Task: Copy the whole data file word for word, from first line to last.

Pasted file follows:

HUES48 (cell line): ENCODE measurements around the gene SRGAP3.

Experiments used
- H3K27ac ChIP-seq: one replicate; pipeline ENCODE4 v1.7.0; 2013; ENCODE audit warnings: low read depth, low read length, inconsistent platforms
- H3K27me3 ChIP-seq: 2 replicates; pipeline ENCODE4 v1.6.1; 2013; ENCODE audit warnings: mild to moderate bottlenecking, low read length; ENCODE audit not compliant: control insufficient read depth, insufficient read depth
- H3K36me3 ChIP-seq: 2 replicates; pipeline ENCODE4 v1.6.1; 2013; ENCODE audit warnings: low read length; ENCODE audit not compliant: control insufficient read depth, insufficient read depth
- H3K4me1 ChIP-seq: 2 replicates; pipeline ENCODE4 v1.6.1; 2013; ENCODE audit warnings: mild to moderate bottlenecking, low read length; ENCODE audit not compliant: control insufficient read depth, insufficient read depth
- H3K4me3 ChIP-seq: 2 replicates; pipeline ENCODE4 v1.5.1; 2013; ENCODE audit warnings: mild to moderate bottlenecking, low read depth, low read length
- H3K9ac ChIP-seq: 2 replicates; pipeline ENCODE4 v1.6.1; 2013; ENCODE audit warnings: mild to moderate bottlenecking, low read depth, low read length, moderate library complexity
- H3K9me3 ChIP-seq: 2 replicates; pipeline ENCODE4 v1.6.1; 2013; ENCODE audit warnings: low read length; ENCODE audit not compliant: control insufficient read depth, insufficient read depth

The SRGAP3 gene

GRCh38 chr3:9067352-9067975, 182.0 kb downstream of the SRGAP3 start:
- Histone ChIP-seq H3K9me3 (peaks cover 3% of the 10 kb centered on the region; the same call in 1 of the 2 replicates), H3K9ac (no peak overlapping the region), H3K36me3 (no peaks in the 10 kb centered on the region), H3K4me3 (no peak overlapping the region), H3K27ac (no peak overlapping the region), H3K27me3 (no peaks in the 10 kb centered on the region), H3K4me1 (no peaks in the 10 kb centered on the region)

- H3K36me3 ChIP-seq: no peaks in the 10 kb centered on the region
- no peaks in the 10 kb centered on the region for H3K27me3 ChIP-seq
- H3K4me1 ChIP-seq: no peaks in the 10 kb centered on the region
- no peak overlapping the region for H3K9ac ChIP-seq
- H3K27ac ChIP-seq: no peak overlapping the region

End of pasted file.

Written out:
HUES48 (cell line): ENCODE measurements around the gene SRGAP3.

Experiments used
- H3K27ac ChIP-seq: one replicate; pipeline ENCODE4 v1.7.0; 2013; ENCODE audit warnings: low read depth, low read length, inconsistent platforms
- H3K27me3 ChIP-seq: 2 replicates; pipeline ENCODE4 v1.6.1; 2013; ENCODE audit warnings: mild to moderate bottlenecking, low read length; ENCODE audit not compliant: control insufficient read depth, insufficient read depth
- H3K36me3 ChIP-seq: 2 replicates; pipeline ENCODE4 v1.6.1; 2013; ENCODE audit warnings: low read length; ENCODE audit not compliant: control insufficient read depth, insufficient read depth
- H3K4me1 ChIP-seq: 2 replicates; pipeline ENCODE4 v1.6.1; 2013; ENCODE audit warnings: mild to moderate bottlenecking, low read length; ENCODE audit not compliant: control insufficient read depth, insufficient read depth
- H3K4me3 ChIP-seq: 2 replicates; pipeline ENCODE4 v1.5.1; 2013; ENCODE audit warnings: mild to moderate bottlenecking, low read depth, low read length
- H3K9ac ChIP-seq: 2 replicates; pipeline ENCODE4 v1.6.1; 2013; ENCODE audit warnings: mild to moderate bottlenecking, low read depth, low read length, moderate library complexity
- H3K9me3 ChIP-seq: 2 replicates; pipeline ENCODE4 v1.6.1; 2013; ENCODE audit warnings: low read length; ENCODE audit not compliant: control insufficient read depth, insufficient read depth

The SRGAP3 gene

GRCh38 chr3:9067352-9067975, 182.0 kb downstream of the SRGAP3 start:
- Histone ChIP-seq H3K9me3 (peaks cover 3% of the 10 kb centered on the region; the same call in 1 of the 2 replicates), H3K9ac (no peak overlapping the region), H3K36me3 (no peaks in the 10 kb centered on the region), H3K4me3 (no peak overlapping the region), H3K27ac (no peak overlapping the region), H3K27me3 (no peaks in the 10 kb centered on the region), H3K4me1 (no peaks in the 10 kb centered on the region)

- H3K36me3 ChIP-seq: no peaks in the 10 kb centered on the region
- no peaks in the 10 kb centered on the region for H3K27me3 ChIP-seq
- H3K4me1 ChIP-seq: no peaks in the 10 kb centered on the region
- no peak overlapping the region for H3K9ac ChIP-seq
- H3K27ac ChIP-seq: no peak overlapping the region